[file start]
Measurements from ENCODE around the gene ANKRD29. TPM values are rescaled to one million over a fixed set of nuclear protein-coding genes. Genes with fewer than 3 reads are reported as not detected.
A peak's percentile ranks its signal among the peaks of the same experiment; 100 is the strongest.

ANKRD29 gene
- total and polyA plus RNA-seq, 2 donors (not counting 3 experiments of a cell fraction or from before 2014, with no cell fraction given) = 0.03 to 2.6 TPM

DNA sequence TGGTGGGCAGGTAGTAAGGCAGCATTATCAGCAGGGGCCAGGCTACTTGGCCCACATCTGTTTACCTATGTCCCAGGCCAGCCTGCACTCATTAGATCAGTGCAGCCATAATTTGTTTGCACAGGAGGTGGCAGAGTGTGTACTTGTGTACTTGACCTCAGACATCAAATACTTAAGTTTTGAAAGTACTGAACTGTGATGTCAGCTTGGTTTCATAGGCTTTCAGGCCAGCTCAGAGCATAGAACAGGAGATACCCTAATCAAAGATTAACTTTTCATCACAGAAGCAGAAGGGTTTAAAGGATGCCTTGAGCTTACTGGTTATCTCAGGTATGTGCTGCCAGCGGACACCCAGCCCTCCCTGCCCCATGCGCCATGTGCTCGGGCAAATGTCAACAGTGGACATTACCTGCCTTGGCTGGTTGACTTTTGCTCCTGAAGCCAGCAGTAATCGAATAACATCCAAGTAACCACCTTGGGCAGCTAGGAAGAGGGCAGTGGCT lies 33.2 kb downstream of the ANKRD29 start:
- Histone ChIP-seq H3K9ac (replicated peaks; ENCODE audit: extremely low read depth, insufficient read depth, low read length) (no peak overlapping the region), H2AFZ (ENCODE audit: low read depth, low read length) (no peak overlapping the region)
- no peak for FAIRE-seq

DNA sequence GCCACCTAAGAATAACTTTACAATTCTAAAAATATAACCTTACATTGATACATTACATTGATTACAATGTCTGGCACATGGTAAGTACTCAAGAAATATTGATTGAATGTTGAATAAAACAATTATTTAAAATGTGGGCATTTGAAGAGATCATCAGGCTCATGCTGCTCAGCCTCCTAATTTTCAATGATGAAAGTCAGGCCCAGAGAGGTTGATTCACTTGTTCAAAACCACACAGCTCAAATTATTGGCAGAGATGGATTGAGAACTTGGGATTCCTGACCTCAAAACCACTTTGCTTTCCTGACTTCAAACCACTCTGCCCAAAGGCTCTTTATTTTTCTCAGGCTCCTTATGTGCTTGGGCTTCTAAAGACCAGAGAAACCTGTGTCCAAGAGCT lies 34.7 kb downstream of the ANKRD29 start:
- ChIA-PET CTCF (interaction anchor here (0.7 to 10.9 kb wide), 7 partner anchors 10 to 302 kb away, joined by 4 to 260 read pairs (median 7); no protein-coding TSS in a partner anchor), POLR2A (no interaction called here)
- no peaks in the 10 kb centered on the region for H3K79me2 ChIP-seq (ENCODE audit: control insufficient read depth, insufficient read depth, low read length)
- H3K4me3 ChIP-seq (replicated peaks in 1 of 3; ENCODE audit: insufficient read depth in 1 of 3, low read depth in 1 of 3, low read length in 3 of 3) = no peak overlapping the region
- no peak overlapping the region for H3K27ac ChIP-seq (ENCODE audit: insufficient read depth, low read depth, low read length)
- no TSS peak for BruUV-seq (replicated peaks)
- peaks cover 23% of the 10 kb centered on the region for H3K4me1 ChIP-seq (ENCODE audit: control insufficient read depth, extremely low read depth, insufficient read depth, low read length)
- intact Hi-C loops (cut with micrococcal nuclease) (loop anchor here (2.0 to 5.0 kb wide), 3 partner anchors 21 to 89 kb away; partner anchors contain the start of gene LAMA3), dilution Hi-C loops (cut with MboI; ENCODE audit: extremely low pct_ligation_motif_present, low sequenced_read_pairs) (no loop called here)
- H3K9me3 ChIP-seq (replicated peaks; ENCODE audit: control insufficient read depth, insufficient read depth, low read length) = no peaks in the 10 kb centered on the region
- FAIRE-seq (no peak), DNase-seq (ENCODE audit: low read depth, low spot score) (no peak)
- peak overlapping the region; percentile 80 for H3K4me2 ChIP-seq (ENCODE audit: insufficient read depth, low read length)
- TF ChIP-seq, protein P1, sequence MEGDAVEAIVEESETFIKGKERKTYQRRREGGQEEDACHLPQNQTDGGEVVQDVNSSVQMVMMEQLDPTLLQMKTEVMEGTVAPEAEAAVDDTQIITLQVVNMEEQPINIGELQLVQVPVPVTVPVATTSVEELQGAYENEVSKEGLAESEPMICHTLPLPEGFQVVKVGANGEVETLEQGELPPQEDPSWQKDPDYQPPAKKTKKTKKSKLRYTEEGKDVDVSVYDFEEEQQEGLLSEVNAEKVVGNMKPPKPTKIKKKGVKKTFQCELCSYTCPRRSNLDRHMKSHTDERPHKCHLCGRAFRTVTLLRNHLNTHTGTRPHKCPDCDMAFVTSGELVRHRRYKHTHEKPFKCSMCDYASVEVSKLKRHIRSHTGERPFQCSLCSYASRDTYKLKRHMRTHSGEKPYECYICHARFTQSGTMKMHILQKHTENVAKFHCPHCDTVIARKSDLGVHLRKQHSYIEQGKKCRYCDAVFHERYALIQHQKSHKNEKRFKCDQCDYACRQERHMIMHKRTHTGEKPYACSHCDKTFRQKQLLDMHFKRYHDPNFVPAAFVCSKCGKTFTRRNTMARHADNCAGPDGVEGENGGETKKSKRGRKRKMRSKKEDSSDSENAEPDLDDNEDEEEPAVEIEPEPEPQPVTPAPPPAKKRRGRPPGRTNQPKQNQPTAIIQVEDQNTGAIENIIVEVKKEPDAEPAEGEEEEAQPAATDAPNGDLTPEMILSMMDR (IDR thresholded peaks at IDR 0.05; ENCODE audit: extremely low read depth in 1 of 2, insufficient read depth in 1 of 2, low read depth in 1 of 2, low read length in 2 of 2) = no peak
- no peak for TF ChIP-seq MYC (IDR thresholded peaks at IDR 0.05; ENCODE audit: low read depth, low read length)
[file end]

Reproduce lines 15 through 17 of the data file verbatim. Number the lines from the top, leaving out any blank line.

- intact Hi-C loops (cut with micrococcal nuclease) (loop anchor here (2.0 to 5.0 kb wide), 3 partner anchors 21 to 89 kb away; partner anchors contain the start of gene LAMA3), dilution Hi-C loops (cut with MboI; ENCODE audit: extremely low pct_ligation_motif_present, low sequenced_read_pairs) (no loop called here)
- H3K9me3 ChIP-seq (replicated peaks; ENCODE audit: control insufficient read depth, insufficient read depth, low read length) = no peaks in the 10 kb centered on the region
- FAIRE-seq (no peak), DNase-seq (ENCODE audit: low read depth, low spot score) (no peak)